In the bottom white box, we see all kinds of vertical options with stairs, accessible rooftops, etc.

Problem #3 - Balancing melee and ranged combat

Looking at the top map, you can see that it might work great for a ranged combat game in the style of XCOM. Since the scale is larger, melee abilities are limited and become problematic.

For Unsung to truly work in a Triangle Grid, we would need to re-work about 50% of the classes and abilities to focus more on ranged abilities. We would need line-of-sight rules, cover points, and mostly flat levels. But then that would be an entirely different game...

So where do we go from here?

Honestly, there's a lot to re-work. Over the next couple months we'll be going through each mission's white box to convert it to the Square Grid and building out new UIs for how spells and ability ranges are rendered.

This month, I'm going to show off some of our progress converting a specific mission to the Square Grid so you can see how this plays.

STANDARD DISCLAIMER: You're about to see some very rough work-in-progress. This features "Heroic" characters without any of the changes for the "Classic" look, and there are a LOT of placeholders. The Plagueweaver unit on my team is meant to be an Elementalist. The Disciple is a Physician, and the Sharpshooters are supposed to be Archers. UIs, grid indicators, and damage VFX are all temporary.

You'll also notice a lot of the UIs have been removed because we're working on re-implementing them with the final UI style guide. Don't worry, those will be back soon.

Chapter 5 Mission 5 Overview

Welcome to Branholme! You and your band of mercenaries have just arrived upon this floating City of Wonder at the behest of your latest client. They weren’t very forthcoming with the details; but the pay was well above expectations so any questions from your side were minimal. Get in, protect an important figure from any unsavory types, and get paid. You’ve done this a hundred times over in a hundred different ways. How could this be any different?

Here is the write up from one of our designers explaining how we got to this mission:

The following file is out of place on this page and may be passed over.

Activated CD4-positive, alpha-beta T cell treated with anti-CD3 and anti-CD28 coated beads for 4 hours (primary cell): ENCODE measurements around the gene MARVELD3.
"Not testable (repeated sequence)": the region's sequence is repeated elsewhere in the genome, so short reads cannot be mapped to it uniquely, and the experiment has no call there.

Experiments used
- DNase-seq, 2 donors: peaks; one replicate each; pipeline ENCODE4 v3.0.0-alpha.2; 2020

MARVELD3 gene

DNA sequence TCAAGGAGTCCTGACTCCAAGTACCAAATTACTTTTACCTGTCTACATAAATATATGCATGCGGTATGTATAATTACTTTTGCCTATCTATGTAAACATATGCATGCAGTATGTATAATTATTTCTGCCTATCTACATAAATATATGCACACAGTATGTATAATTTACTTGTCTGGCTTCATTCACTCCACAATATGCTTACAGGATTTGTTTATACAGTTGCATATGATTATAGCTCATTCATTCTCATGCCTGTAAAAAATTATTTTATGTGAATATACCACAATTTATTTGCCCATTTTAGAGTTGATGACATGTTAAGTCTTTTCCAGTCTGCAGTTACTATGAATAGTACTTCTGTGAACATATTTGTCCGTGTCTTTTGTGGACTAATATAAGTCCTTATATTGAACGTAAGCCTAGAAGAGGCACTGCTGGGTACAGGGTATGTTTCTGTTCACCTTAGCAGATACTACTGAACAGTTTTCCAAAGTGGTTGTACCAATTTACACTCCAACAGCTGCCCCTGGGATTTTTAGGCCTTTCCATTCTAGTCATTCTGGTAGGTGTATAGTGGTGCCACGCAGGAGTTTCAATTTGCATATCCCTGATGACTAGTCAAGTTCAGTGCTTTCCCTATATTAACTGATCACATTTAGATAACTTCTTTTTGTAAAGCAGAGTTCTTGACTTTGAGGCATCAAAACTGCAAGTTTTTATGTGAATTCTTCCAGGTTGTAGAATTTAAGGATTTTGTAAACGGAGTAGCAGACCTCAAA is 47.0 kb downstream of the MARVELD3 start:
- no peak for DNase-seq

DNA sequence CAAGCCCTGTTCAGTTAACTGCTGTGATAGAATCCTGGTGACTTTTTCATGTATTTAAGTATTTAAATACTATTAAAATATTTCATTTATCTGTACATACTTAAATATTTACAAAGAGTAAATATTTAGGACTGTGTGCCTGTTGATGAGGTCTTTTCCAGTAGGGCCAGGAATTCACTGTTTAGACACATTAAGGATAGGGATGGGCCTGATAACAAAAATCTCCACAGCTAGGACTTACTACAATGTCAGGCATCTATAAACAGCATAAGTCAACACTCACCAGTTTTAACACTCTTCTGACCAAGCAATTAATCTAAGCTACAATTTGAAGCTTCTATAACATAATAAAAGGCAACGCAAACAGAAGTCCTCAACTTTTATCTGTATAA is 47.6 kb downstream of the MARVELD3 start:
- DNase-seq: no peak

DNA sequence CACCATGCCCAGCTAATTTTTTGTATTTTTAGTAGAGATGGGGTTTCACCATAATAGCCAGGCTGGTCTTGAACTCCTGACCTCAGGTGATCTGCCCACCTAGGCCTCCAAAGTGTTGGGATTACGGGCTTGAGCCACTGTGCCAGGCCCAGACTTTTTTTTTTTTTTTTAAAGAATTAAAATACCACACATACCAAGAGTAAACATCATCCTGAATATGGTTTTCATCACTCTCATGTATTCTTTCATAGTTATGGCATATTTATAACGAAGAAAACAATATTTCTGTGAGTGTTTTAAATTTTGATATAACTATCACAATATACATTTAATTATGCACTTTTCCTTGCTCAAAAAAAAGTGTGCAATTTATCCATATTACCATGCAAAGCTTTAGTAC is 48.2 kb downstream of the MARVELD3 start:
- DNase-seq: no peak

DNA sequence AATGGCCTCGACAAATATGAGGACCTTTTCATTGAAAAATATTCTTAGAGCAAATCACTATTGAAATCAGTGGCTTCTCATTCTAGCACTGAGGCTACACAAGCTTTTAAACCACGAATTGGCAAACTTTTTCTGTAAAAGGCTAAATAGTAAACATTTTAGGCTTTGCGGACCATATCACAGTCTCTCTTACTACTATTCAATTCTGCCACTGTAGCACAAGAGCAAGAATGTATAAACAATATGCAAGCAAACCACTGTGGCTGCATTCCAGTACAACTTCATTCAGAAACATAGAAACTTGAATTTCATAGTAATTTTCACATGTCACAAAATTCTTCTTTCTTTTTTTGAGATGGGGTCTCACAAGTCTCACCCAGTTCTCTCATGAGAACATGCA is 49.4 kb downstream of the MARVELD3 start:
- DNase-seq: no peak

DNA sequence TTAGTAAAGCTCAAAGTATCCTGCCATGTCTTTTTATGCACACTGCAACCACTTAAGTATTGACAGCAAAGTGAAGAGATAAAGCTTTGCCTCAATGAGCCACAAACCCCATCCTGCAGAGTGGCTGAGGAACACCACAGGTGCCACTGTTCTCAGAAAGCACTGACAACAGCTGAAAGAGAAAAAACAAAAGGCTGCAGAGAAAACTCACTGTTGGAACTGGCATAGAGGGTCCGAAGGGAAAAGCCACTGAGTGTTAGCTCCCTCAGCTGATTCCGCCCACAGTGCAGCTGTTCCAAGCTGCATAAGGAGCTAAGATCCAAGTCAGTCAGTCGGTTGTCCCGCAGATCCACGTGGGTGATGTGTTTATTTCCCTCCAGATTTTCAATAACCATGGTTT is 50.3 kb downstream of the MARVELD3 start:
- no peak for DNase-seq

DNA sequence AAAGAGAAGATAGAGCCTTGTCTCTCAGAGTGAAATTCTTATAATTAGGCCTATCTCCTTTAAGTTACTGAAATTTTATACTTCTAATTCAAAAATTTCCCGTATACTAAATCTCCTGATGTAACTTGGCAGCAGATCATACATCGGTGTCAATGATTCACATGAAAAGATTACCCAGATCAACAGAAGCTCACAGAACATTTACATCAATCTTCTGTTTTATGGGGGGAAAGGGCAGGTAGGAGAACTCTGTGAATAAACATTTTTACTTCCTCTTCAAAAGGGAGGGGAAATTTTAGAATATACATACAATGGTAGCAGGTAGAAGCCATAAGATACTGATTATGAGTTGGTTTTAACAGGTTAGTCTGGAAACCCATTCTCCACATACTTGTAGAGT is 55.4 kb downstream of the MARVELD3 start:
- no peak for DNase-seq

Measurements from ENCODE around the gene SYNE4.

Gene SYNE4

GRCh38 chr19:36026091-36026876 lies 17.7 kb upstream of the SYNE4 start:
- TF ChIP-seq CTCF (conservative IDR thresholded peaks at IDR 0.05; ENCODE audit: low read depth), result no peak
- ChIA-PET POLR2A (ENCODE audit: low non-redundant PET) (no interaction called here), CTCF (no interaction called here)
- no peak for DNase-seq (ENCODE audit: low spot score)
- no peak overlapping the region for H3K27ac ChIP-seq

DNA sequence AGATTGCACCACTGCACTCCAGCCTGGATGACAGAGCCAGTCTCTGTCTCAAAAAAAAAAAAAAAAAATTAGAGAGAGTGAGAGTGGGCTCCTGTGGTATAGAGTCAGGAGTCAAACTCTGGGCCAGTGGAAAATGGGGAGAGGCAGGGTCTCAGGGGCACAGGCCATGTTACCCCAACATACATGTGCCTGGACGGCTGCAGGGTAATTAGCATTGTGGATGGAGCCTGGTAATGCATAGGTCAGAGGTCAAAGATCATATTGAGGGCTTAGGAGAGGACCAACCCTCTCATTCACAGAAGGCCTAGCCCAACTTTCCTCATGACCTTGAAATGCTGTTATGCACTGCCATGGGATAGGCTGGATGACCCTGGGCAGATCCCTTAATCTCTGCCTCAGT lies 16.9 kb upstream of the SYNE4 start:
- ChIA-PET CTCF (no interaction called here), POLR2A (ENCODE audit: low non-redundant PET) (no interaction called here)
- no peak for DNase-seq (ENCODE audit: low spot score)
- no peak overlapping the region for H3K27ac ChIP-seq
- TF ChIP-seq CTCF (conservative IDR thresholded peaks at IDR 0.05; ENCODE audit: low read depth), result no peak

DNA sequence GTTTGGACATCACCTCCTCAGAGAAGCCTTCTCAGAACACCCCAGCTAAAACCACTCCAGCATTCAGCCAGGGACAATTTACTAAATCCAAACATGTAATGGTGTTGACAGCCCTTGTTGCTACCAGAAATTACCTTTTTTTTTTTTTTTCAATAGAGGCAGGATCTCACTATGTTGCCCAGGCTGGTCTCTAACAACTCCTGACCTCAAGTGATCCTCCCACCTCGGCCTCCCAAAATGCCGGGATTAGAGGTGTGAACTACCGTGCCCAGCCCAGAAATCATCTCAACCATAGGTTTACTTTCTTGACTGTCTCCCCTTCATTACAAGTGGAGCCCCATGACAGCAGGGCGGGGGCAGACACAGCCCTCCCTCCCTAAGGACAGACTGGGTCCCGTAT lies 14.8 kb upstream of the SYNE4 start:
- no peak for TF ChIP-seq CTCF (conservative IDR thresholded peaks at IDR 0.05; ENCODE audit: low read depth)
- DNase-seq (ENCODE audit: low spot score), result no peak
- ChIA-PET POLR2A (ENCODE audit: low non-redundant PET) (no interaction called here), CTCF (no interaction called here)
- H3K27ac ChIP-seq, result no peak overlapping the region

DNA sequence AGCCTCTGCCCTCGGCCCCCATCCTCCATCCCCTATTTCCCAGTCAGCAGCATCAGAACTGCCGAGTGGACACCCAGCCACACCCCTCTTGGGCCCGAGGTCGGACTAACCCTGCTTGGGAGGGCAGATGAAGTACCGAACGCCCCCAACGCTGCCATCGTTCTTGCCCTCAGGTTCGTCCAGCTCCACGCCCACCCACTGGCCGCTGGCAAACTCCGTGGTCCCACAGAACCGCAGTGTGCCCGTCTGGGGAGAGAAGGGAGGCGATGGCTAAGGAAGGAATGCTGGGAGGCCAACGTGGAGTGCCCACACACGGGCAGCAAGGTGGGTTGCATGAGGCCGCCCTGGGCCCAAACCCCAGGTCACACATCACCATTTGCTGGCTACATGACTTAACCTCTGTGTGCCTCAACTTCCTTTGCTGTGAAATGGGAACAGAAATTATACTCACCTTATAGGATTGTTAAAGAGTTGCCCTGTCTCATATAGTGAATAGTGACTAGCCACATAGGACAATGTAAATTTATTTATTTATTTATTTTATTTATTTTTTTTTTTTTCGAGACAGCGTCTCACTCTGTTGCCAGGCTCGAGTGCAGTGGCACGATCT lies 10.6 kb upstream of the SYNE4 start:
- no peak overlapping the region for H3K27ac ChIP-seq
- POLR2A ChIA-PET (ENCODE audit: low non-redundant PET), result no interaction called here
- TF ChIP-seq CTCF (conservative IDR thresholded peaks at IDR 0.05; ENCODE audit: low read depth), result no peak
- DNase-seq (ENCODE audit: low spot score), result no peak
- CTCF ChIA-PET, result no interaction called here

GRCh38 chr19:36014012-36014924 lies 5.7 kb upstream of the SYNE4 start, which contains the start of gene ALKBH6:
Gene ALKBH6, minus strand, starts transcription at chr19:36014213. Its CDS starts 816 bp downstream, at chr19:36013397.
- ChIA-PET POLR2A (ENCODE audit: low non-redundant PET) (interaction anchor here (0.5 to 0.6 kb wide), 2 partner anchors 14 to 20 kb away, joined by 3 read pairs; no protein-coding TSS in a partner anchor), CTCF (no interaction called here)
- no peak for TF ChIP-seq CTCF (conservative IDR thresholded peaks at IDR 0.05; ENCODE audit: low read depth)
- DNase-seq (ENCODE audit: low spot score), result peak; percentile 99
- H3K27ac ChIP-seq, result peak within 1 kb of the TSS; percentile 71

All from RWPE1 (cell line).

When players first find themselves at Branholme, they are tasked with locating and protecting a very important figure within the world of Unsung Story. Unbeknownst to you and your party, a rival faction covertly sent units into the city just days before, and their mission isn’t as helpful as yours… Almost as soon as you locate your target, the enemy springs into action, and you are suddenly face-to-face with an overwhelming force right in Branholme’s town center! Fight through the town, keep your end of the bargain, and try to get out alive.

In this first sequence, we had already started work on re-organizing how a player's turn works before we changed the grid. The goal is to allow players to preview movement and attack ranges before they commit to their turn. Many tactics games punish new players by not allowing them to undo a mistake. In this sequence, I'm moving my Archer (represented by the Sharpshooter) and I'm trying to see how far her range is so I can hit the enemy's Archer with my Toxic Arrow ability.

Next, I use my Physician to heal another unit.

Then I massively underestimate the enemy's ability to gang up on me. My Mercenary doesn't last long. The black ball over a unit's head is a placeholder for units that are unconscious.

And finally here is a shot of my Elementalist leveraging how close those enemies are together so I can use my Flameburst ability to hit more than one unit.

Ultimately I felt like this version of the game is much closer to the feel we want. Each movement felt important. The scale felt good. And ranged felt balanced with melee. We'll be back next month with more progress to show.

But before I go, here's an animated overview of the unit we featured in this month's gameplay footage.

The Automatank

Thank you for your continued patience and support.

Sincerely,

Matthew Scott